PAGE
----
Mine, yours, ours

It’s pretty apparent who David Mead idolizies.

Paul McCartney casts a large shadow over Mead’s work. On “Girl on a Roof” from Mead’s second album Mine and Yours, he starts the song with an “Ob-Li-Di”-like coo that leads into an “Ob-Li-Da”-like verse. “No One Left to Blame” features some harmonizing that could have been lifted from Revolver.

On “Figure of Eight”, Mead channels Elton John and John Lennon, right down to the “Imagine”-like piano and “Rocket Man”-like chorus.

That’s a lot of name-dropping, and it’s not difficult to pick these influences out of his songs. Does that detract from Mead’s own music? Most certainly not.

If anything, Mead reminds listeners of what gave that previous generation of songwriters such creds — a slavish devotion to melody, an apparent professionalism in performance, and voices that could alternately seduce and inspire.

Producer Adam Schlesinger from Fountains of Wayne has deemed fit to cast Mead’s songs in a variety of textures.

The opening “Flamin’ Angel” might mislead listeners into thinking Mead is an ethereal male Enya-type, but then the album’s title track crashes in with a solid rock back beat and muted electric guitars.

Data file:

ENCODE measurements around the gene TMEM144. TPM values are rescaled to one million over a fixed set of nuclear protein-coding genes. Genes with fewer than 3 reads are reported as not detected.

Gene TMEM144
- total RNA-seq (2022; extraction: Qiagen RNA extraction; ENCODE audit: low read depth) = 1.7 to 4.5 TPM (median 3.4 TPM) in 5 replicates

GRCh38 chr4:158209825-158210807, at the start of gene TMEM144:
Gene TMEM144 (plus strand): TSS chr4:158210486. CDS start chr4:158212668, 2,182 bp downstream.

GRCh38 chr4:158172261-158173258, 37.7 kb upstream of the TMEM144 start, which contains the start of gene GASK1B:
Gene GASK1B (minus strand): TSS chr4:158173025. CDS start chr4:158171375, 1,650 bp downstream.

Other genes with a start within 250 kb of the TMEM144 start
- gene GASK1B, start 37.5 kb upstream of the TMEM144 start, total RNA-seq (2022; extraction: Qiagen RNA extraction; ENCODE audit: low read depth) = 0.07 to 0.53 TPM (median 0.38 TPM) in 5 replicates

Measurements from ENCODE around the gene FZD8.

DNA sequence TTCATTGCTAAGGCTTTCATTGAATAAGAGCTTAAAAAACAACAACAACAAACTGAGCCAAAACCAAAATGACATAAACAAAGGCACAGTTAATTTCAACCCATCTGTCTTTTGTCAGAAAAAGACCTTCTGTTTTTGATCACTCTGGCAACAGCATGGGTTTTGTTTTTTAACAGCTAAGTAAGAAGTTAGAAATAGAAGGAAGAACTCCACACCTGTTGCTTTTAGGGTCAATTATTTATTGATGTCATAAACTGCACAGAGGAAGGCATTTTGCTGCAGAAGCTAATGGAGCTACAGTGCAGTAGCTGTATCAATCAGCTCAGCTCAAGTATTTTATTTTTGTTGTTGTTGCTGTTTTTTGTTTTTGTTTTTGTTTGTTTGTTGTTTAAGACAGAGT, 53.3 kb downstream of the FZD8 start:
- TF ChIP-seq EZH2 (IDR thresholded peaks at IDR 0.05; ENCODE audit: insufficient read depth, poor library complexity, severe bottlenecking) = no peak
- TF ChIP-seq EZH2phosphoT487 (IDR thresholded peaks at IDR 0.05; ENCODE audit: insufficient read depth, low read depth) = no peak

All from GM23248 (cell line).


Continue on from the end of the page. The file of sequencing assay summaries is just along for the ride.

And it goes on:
For the remainder of the album, Mead balances crafted pop songwriting, Eno-era U2 atmospherics and straight-forward rock rhythms.

A listener could use the adjective “sensitive” to describe “Comfort” and “Echoes of the Heart” without having to snicker or imply any preciousness on Mead’s part.

Mead soars on the choruses of “Standing Here in Front of Me” and “No One Left to Blame,” and on the concluding “Only in the Movies,” he perfectly captures the cognitive dissonance between romantic fantasy and reality.

Like Dan Wilson’s work on Semisonic’s All About Chemistry, Mead takes the best bits from rock’s songwriting past to make a contemporary album full of treasure.

A music fan raised on healthy doses of post-punk won’t feel too self-conscious about liking an album so steeped in the past as in the present. Mead does a remarkable job of transcending time and getting to the heart of good songwriting.

Mine and Yours should definitely be ours.